For healthcare professionals, 2020 and 2021 have presented the most challenges in recent memory. As essential workers, nurses risked their health to care for COVID-19 patients. The pandemic intensified the stress and unmanageable workload that many nurses were already experiencing, contributing to high levels of burnout and trauma.

Despite the challenges of nursing in the pandemic, 85% of nurses responding to a survey from the American Nurse Journal said they would still become nurses if they had to do it all over again.

A December 2020 survey of nurses by the American Nurses Association (ANA) found that 72% of respondents had experienced exhaustion in the last two weeks. At the same time, many hospitals lost money during the pandemic, causing them to cut healthcare workers’ hours and pay. Despite the challenges of nursing in the pandemic, 85% of nurses responding to a survey from the American Nurse Journal said they would still become nurses if they had to do it all over again.

This page discusses important nursing trends from 2021. We cover nursing issues in education, staffing, legislation, and coding and billing. We also explain how COVID-19 changed the healthcare industry and the virus’s potential impact on the future of nursing.

Education Trends: The Push for the BSN

One of the main nursing trends in education is the push for nurses to earn bachelor of science in nursing (BSN) degrees. An associate degree in nursing (ADN) was the standard credential in nursing for the last several decades, but hospitals increasingly prefer to hire registered nurses (RNs) with BSNs. Some employers require associate-level nurses to earn BSNs within five years of their hire dates, and many employers now only hire new nurses with BSNs or higher.

The Campaign for Nursing’s Future reports that the number of nurses with BSNs or higher reached 56% as of February 2019 — up from 49% in 2010.

A BSN takes about four years to complete compared to two years for an ADN, covering more issues and providing better preparation for many issues in nursing. BSN students get more experience with critical thinking, leadership, research, and communication. The Campaign for Nursing’s Future reports that the number of nurses with BSNs or higher reached 56% as of February 2019 — up from 49% in 2010.

Staffing Trends for Safety

One of the most important current issues facing nurse practitioners (NPs) is the demand for safer staffing numbers. Nursing staff shortages happen for many reasons, including cost-cutting measures by management and the presence of more patients with complex health problems requiring advanced care.

ANA reports that appropriate nurse staffing reduces mortality rates, the length of patient stays, and the number of preventable incidents like infections and falls.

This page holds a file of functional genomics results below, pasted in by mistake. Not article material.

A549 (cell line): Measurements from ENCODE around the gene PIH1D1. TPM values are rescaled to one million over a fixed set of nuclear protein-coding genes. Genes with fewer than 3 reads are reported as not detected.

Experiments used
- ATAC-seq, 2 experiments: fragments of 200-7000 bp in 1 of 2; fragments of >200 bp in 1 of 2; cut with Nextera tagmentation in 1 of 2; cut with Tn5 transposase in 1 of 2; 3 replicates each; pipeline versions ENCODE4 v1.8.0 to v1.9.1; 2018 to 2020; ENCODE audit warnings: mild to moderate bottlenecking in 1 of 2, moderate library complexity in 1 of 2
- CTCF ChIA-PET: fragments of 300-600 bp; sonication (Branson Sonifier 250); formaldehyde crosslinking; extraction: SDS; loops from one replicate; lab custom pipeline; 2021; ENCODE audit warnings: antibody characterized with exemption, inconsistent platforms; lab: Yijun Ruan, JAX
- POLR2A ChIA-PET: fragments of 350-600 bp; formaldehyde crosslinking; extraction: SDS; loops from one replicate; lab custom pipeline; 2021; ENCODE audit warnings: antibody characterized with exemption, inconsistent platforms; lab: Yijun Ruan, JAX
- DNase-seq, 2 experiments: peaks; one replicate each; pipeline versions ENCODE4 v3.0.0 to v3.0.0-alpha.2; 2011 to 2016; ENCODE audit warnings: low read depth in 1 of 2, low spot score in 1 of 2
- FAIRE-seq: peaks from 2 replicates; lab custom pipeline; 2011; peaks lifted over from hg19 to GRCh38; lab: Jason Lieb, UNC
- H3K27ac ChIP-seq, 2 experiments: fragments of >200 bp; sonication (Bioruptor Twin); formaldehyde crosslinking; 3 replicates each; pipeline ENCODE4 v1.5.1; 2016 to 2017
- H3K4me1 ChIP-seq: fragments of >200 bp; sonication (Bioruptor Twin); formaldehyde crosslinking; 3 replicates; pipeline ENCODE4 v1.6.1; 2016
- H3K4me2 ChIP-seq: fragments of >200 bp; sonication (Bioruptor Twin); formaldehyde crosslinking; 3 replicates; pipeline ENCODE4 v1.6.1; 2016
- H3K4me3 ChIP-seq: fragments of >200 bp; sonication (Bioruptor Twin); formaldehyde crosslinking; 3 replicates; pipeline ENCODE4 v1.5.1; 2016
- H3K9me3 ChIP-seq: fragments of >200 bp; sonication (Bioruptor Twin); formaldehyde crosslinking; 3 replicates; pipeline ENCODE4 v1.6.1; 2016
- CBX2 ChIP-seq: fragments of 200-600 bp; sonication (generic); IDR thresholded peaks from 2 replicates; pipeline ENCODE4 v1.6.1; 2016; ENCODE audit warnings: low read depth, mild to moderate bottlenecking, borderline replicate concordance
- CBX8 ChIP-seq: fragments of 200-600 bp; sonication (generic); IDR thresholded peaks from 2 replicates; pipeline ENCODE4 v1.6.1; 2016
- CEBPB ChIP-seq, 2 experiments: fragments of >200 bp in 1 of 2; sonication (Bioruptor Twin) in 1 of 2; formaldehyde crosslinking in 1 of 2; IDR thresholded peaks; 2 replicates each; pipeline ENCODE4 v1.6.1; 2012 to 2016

Hospitals asking RNs to care for too many patients at once leads to unsafe situations that can negatively affect patient satisfaction and health outcomes. ANA reports that appropriate nurse staffing reduces mortality rates, the length of patient stays, and the number of preventable incidents like infections and falls.

Staffing ratios greatly affect which hospitals nurses apply to. Hospital systems known for giving unsafe assignments may find it challenging to fill empty RN positions, particularly with the most highly educated and experienced NPs.

Legislation Trend: Independent Practice for APRNs

One of the major nursing trends related to legislation includes the push to give advanced practice registered nurses (APRNs) full authority in their scope of practice. This status allows APRNS to evaluate, diagnose, treat, and prescribe medications for patients under the authority of their state boards of nursing. National groups that offer APRN certifications and represent nursing specializations advocate for expanded independent practice for APRNs in the United States.

APRNs meet national standards for education and certification, but states regulate their practice differently, which gives them different levels of responsibility. Arizona and Oregon offer full practice authority to APRNs, but in many other states, NPs cannot practice without physician supervision or state medical board oversight.

APRN independent practice can help address physician shortages in areas like pediatrics and family care. Studies indicate that in states where NPs receive full practice authority, they practice in underserved and rural areas and meet safety and patient care standards more often. Conversely, states that limit APRN independent practice exhibit primary care shortages, geographic healthcare disparities, and higher rates of chronic disease.